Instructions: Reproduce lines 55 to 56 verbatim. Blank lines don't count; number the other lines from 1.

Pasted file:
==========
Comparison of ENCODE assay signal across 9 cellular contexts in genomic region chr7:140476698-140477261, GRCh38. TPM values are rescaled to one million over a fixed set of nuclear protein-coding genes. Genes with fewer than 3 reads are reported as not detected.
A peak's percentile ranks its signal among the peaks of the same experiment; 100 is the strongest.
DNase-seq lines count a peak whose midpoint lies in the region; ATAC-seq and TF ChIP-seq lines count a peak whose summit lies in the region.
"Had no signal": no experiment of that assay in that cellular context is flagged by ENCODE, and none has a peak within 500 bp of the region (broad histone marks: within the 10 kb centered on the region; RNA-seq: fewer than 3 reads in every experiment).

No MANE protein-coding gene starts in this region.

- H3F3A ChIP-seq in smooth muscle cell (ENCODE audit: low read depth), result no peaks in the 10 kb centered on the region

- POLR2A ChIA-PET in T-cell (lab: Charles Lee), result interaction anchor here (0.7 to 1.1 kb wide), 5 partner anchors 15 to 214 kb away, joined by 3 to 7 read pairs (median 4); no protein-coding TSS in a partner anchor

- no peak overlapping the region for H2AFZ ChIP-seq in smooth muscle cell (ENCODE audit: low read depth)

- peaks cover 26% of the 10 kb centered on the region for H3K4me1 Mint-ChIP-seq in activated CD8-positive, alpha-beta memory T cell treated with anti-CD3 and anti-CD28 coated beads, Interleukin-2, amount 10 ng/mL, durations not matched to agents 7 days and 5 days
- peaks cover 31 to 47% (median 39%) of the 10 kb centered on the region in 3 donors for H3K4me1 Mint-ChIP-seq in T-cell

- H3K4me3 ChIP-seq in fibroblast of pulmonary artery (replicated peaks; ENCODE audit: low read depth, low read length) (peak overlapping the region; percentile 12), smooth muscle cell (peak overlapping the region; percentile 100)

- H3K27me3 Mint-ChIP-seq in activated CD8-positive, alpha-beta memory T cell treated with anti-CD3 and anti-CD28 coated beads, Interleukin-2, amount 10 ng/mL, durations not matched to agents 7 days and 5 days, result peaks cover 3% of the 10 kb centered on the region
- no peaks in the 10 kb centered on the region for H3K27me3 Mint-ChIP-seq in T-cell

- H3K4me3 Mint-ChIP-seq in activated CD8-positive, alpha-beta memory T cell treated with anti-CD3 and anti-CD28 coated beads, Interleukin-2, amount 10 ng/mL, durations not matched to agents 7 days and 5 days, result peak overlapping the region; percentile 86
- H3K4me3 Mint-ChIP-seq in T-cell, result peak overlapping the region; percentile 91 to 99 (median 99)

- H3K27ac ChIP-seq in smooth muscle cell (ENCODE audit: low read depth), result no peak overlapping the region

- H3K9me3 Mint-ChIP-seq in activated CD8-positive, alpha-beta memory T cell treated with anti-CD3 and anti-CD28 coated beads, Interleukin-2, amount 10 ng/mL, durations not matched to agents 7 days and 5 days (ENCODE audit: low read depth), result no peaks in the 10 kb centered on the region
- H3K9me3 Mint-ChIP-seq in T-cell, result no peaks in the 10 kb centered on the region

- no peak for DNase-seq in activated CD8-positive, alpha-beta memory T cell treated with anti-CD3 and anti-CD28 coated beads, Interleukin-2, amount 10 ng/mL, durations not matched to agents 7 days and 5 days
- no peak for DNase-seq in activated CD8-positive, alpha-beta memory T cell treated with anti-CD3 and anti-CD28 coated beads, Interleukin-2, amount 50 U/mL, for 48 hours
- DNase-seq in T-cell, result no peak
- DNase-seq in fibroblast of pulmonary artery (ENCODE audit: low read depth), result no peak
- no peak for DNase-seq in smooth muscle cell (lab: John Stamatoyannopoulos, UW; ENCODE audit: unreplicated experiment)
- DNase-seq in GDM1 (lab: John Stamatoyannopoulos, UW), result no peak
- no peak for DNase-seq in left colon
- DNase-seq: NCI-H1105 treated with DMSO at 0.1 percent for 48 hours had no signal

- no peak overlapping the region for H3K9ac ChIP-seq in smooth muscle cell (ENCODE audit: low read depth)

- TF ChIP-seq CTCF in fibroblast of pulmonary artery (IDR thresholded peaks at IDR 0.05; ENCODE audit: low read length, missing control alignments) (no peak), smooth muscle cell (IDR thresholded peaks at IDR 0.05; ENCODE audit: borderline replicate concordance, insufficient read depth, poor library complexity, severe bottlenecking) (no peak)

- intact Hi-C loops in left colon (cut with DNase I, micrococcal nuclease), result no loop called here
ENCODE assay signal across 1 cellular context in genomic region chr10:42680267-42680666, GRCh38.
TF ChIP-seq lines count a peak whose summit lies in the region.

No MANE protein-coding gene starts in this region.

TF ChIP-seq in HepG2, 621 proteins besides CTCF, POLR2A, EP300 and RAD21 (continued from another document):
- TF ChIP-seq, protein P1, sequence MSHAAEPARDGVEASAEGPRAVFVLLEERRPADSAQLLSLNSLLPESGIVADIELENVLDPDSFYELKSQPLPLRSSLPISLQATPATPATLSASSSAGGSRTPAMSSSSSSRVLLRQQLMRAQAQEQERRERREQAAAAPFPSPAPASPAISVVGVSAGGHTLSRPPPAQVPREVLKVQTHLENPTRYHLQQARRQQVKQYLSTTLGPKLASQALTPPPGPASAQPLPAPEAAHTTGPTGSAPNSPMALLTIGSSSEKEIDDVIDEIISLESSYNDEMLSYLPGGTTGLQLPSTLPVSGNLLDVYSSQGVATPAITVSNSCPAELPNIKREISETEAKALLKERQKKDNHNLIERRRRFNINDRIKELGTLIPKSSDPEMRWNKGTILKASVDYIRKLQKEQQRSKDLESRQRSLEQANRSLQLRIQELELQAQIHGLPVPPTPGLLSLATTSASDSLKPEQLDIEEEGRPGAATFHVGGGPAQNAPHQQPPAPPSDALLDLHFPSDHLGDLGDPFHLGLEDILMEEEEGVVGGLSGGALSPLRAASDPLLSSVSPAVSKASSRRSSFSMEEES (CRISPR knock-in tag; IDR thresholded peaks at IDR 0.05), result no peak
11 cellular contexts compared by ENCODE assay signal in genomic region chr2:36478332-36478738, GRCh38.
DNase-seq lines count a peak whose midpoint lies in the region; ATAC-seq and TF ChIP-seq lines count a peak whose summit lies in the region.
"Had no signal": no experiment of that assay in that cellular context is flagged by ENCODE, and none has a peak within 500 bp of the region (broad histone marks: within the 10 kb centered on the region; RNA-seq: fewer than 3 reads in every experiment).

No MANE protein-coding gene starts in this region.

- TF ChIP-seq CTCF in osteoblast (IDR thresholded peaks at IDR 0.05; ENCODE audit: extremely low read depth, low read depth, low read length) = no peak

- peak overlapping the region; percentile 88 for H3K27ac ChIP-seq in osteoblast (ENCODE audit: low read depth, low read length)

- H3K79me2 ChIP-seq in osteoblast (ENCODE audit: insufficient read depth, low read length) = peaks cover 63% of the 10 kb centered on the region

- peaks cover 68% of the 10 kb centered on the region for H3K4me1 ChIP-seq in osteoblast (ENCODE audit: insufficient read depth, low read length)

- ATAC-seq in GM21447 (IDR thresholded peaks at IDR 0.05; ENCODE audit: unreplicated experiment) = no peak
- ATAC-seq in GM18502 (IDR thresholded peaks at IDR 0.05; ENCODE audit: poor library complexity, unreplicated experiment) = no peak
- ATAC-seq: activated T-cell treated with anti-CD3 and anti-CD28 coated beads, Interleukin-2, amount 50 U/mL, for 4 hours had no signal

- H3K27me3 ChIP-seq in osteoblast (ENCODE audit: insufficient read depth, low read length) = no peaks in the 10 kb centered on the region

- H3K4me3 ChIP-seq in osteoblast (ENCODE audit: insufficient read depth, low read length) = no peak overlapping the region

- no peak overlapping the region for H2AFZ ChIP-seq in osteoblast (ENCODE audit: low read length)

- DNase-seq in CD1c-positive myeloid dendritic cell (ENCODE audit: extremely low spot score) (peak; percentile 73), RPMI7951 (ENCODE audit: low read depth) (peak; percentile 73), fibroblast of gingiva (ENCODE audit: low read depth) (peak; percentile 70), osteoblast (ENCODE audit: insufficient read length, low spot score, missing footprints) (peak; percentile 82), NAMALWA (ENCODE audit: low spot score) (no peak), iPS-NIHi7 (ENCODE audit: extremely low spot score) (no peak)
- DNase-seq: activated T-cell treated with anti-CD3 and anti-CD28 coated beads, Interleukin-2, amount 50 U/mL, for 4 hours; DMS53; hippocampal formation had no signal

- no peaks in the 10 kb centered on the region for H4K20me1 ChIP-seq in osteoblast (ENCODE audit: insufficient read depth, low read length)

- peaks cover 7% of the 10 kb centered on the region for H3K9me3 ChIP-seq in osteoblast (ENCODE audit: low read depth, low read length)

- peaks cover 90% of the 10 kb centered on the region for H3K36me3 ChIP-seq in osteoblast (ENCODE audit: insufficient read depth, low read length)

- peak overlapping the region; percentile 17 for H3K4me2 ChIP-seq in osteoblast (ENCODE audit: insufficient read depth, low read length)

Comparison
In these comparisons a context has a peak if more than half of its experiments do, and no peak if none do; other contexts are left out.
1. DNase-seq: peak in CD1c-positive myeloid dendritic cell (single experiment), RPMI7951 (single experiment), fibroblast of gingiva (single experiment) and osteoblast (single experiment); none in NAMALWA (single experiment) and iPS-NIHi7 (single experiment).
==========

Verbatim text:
Comparison
In these comparisons a context has a peak if more than half of its experiments do, and no peak if none do; other contexts are left out.